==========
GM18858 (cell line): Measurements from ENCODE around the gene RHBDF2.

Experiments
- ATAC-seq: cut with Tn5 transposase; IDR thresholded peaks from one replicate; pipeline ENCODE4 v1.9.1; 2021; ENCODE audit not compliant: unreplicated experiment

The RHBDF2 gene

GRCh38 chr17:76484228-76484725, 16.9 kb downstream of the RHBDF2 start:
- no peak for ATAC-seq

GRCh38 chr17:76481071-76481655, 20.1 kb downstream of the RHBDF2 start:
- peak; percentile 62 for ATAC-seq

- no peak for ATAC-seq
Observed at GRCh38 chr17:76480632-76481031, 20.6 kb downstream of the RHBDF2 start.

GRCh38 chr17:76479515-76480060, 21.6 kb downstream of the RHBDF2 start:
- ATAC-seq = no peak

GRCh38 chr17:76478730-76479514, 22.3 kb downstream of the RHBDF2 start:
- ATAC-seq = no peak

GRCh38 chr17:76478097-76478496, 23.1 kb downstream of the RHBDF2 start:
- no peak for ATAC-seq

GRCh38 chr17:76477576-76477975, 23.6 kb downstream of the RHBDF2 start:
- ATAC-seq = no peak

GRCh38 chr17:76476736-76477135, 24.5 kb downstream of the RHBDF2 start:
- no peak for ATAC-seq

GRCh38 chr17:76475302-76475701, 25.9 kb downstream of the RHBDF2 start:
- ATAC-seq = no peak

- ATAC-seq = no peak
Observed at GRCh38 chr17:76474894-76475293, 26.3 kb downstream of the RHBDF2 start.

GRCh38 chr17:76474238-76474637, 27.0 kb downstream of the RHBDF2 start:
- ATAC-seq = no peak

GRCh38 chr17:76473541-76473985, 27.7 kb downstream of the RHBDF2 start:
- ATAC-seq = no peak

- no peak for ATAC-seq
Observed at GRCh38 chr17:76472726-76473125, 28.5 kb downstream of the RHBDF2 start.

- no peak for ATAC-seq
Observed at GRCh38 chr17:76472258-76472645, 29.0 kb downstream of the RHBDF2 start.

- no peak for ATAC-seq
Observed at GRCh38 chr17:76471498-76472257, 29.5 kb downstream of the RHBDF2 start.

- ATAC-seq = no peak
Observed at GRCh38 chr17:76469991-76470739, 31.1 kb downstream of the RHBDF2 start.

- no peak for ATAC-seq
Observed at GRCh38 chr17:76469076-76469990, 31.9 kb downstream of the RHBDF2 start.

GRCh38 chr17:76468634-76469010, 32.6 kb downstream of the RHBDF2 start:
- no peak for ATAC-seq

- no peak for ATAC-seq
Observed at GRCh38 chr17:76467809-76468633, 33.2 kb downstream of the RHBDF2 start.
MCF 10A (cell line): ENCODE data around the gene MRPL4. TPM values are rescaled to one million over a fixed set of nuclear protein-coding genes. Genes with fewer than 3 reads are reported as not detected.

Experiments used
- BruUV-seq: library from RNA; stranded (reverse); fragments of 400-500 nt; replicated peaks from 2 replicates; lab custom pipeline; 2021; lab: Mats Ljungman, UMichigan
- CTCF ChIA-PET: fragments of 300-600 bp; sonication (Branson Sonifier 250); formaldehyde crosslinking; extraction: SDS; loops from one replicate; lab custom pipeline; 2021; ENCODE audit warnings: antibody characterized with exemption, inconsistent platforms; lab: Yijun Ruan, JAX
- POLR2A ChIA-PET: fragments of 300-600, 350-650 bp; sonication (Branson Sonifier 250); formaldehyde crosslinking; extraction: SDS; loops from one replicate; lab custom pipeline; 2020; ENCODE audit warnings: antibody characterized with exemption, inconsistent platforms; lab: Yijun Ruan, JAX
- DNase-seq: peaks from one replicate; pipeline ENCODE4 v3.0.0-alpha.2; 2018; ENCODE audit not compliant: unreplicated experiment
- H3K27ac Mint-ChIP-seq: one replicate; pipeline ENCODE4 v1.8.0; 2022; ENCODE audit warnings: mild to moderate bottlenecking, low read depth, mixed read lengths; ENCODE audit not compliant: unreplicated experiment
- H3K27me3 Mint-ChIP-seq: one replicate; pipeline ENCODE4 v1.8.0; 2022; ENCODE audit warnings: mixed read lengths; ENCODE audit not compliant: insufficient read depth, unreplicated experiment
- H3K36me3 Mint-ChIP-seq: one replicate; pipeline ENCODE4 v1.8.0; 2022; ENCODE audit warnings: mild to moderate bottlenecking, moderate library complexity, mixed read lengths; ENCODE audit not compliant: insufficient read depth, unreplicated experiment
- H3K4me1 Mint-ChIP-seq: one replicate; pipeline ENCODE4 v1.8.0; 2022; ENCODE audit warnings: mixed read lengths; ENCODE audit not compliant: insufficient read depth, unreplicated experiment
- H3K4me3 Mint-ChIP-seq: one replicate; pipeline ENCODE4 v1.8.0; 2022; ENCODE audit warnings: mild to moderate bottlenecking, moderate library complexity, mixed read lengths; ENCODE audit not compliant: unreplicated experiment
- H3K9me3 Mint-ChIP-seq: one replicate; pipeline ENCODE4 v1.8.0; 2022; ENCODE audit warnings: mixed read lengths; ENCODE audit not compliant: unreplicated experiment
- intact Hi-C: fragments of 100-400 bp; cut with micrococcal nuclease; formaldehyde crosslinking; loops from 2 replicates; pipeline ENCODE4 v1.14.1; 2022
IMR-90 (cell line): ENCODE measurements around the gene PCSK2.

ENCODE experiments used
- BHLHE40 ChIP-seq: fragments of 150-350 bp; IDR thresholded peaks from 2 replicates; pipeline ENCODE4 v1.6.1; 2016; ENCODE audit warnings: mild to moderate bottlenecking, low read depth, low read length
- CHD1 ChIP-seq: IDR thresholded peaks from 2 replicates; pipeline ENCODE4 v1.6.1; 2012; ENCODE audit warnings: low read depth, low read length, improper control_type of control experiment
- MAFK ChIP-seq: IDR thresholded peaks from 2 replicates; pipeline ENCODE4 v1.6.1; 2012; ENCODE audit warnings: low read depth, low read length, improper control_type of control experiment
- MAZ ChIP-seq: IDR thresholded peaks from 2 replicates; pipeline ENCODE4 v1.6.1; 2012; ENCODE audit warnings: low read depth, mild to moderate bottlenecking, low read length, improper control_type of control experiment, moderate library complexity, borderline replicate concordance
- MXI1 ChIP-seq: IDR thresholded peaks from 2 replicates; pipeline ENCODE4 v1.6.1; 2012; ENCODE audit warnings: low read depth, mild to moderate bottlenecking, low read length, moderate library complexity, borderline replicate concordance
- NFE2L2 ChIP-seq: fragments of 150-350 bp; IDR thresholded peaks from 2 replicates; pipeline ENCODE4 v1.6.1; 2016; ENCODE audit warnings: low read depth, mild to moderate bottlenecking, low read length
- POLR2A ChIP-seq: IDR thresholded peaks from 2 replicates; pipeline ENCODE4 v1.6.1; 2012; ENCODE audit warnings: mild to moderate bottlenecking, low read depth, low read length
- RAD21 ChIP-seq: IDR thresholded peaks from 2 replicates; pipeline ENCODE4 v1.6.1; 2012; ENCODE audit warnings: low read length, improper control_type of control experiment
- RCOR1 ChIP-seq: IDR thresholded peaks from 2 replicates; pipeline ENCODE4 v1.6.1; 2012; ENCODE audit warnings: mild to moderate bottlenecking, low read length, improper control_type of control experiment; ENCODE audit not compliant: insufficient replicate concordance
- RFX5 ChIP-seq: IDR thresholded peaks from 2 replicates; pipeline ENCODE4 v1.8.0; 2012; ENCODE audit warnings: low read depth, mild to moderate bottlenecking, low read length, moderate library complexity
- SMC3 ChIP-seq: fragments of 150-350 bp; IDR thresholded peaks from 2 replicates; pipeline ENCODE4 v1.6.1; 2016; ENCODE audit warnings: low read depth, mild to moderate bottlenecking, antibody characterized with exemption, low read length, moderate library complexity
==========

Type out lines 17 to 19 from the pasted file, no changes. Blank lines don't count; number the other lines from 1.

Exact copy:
GRCh38 chr17:76477576-76477975, 23.6 kb downstream of the RHBDF2 start:
- ATAC-seq = no peak

GRCh38 chr17:76476736-76477135, 24.5 kb downstream of the RHBDF2 start: